Head of the Abkhazfed Atanur Akusba told about the passportization of Abkhazians in Turkey, the primary tasks of the Federation of Abkhaz Cultural Centers in Turkey and his childhood in an interview with the WAC.

Interview by Asta Ardzinba

- Atanur, you are the head of the Federation of Abkhazian Cultural Centers in Turkey (Abhazfed), tell us about what this public organization is, how many centers it includes, how many people it unites?

- For many years local Abkhazians and Abazins were part of the general Caucasian federation of cultural centers, however, even then there were separate Abkhaz centers (derneks), in particular in Istanbul and Duzce. After several states recognized Abkhazia at the international level, the Abkhaz Diaspora in Turkey decided to secede in order to become the conductor of the policy of the native country in Turkey. This happened in 2010, when the Abkhazfed was founded.

Soon after the formation of Abkhazia, we opened three more cultural centers, in addition to the centers in Istanbul and Duzce. Today, Abkhazfed already includes 14 dernecs, and we plan to open several more in those regions where our compatriots live compactly. In total, we expect that there will be no less than 20 Abkhazian derneks throughout Turkey, including in the east of the country and on the Black Sea coast.

- Are Abkhazians living in these areas?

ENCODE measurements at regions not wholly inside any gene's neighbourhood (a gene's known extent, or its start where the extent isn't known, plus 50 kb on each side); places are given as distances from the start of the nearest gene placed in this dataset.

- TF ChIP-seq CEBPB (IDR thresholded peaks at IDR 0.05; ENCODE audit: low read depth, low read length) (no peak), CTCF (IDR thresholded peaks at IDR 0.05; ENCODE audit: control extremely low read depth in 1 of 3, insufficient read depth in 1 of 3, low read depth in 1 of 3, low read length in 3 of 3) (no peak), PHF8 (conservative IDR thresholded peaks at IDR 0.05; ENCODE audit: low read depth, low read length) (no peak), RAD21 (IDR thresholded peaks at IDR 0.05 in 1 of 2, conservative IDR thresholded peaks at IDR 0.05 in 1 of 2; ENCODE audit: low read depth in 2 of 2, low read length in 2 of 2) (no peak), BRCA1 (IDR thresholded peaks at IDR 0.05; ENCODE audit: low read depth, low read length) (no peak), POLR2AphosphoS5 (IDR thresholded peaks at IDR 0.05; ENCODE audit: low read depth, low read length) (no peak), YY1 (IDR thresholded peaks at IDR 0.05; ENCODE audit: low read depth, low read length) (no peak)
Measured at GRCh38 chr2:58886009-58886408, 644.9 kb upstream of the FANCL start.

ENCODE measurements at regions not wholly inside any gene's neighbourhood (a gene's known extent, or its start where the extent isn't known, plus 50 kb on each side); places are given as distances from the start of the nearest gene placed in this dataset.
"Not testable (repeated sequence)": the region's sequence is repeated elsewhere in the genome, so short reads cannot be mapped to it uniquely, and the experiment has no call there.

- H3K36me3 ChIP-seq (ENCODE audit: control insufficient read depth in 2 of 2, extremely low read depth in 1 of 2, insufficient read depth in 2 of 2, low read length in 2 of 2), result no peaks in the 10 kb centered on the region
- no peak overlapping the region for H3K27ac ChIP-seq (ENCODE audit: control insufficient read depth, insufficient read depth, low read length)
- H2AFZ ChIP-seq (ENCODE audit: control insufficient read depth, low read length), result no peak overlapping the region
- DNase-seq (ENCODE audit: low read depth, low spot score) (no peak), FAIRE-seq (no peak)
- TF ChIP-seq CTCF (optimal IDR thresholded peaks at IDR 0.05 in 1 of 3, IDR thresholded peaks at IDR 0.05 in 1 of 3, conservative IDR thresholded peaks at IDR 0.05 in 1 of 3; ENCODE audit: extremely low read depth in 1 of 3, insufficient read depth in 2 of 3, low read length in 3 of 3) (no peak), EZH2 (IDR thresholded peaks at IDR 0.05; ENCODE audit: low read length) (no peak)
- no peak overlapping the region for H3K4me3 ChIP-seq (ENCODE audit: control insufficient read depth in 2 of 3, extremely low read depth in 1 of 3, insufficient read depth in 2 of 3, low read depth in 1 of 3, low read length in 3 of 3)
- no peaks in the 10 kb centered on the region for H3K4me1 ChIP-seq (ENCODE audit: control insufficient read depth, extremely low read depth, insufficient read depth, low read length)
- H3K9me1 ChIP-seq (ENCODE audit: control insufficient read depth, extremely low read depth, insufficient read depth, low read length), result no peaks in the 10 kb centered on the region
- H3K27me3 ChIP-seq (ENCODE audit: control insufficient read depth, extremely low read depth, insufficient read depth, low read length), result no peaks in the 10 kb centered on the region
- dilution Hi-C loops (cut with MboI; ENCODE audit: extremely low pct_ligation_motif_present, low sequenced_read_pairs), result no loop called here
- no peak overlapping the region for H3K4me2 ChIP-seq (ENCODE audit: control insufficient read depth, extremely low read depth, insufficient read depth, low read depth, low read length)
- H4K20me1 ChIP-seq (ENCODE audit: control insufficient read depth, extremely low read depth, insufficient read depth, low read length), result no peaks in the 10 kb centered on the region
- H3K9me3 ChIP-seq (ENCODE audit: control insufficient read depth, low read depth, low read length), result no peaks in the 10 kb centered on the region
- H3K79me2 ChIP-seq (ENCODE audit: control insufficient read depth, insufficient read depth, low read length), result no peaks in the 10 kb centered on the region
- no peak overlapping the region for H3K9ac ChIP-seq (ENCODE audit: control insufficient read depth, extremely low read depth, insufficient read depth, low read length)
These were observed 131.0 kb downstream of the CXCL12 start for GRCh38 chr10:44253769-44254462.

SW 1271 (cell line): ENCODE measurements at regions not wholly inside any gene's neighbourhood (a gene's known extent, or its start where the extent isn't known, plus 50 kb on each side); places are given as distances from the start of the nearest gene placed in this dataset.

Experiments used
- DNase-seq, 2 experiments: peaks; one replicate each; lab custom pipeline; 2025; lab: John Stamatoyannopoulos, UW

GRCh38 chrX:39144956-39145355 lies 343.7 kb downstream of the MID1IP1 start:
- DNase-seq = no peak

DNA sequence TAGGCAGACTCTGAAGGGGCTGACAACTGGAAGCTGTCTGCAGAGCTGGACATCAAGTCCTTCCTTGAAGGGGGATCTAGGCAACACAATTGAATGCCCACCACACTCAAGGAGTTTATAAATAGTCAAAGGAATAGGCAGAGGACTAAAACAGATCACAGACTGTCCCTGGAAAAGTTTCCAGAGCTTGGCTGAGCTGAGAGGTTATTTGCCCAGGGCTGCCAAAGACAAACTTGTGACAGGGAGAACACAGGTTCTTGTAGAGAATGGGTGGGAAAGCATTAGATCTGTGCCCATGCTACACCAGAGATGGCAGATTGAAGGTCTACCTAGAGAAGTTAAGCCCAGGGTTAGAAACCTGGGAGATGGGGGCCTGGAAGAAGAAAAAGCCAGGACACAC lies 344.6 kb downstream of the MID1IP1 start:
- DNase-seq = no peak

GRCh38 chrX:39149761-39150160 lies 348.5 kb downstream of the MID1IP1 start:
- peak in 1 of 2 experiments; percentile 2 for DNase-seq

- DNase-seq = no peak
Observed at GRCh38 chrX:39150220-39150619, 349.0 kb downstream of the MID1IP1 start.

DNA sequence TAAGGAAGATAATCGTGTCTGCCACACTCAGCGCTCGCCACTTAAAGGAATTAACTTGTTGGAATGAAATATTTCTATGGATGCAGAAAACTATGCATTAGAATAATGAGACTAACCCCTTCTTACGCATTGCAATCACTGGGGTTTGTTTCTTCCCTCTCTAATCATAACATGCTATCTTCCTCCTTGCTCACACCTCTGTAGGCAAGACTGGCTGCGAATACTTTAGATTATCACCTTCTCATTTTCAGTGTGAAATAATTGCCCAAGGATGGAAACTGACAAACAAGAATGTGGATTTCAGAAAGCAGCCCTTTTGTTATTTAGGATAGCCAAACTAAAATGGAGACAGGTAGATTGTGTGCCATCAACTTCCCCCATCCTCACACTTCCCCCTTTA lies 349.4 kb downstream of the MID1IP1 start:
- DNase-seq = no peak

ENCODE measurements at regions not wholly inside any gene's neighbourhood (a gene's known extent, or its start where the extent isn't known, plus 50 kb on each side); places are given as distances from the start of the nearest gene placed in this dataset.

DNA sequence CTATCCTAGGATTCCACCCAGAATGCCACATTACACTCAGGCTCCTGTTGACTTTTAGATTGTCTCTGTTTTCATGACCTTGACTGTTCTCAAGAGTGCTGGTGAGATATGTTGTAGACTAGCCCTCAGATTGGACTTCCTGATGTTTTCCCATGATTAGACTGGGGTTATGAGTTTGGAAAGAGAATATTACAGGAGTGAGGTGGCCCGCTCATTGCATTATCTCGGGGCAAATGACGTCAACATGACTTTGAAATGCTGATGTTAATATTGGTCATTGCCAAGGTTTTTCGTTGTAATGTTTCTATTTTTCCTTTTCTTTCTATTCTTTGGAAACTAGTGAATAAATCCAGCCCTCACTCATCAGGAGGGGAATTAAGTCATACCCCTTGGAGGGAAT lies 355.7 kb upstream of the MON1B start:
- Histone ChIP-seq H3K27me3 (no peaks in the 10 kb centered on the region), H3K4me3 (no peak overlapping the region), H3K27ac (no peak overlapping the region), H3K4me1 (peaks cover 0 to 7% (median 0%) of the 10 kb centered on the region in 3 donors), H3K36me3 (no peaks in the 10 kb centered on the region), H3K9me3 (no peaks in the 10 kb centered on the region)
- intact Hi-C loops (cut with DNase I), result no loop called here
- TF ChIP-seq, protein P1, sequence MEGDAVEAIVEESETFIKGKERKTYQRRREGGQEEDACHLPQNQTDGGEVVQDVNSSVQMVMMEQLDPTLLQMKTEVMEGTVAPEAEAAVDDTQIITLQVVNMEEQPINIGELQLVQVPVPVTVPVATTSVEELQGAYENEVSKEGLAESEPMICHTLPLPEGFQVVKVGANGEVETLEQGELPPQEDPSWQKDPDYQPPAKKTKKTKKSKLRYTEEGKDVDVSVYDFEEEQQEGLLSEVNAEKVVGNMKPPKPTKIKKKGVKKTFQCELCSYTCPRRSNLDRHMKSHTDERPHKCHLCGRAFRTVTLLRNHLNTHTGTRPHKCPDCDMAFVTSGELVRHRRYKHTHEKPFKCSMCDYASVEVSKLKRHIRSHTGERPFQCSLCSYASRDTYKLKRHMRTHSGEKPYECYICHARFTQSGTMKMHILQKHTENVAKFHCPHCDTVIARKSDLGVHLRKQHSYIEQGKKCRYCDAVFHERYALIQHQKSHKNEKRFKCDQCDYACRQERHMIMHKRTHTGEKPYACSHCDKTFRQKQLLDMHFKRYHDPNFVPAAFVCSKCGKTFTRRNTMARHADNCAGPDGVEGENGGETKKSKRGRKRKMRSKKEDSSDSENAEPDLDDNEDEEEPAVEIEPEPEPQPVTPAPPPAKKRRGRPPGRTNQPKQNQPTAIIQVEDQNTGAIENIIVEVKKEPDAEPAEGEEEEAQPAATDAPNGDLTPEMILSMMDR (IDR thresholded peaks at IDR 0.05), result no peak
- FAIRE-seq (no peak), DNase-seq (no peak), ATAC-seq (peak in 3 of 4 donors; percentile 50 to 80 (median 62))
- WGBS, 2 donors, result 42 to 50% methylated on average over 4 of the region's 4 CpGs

- Yes, and these areas are still poorly studied. Some of our compatriots there visit Caucasian cultural centers, but others do not. As a result, they are separated from their native culture. We are working to bring everyone together to enable all Abkhazians and Abazins, in whatever region of Turkey they live, to be involved in the social processes of both the Diaspora and the historical homeland. It is important for us to create conditions so that they do not lose their national identity. And this is a real threat.

- What needs to be done for this?

- According to rough data, about five hundred thousand Abkhazians live in Turkey. We have data about three hundred thousand. These are the people who call themselves Abkhazians. There are also those who have Abkhazian ancestors, but they themselves have lost their national identity. They know that they have Abkhazian roots, but no longer remember their history, do not know their original names, lost their culture, forgot traditions. It is no longer possible to work with them, but we must help those who are still on the verge of assimilation.

We need help in this matter. We need materials, we need a program and a system, and we need a scientific approach. I have repeatedly stated that this issue went beyond the competence of the Abkhazfed. Now this should become one of the directions of the work of the Abkhaz authorities.
We need a state approach in this matter. The Abkhaz state has such opportunities, given its own budget, university, television. Unlike us, who are now trying to pursue this policy on a voluntary basis.

- How do the Turkish authorities relate to the activities and the fact of the existence of the Abkhazfed?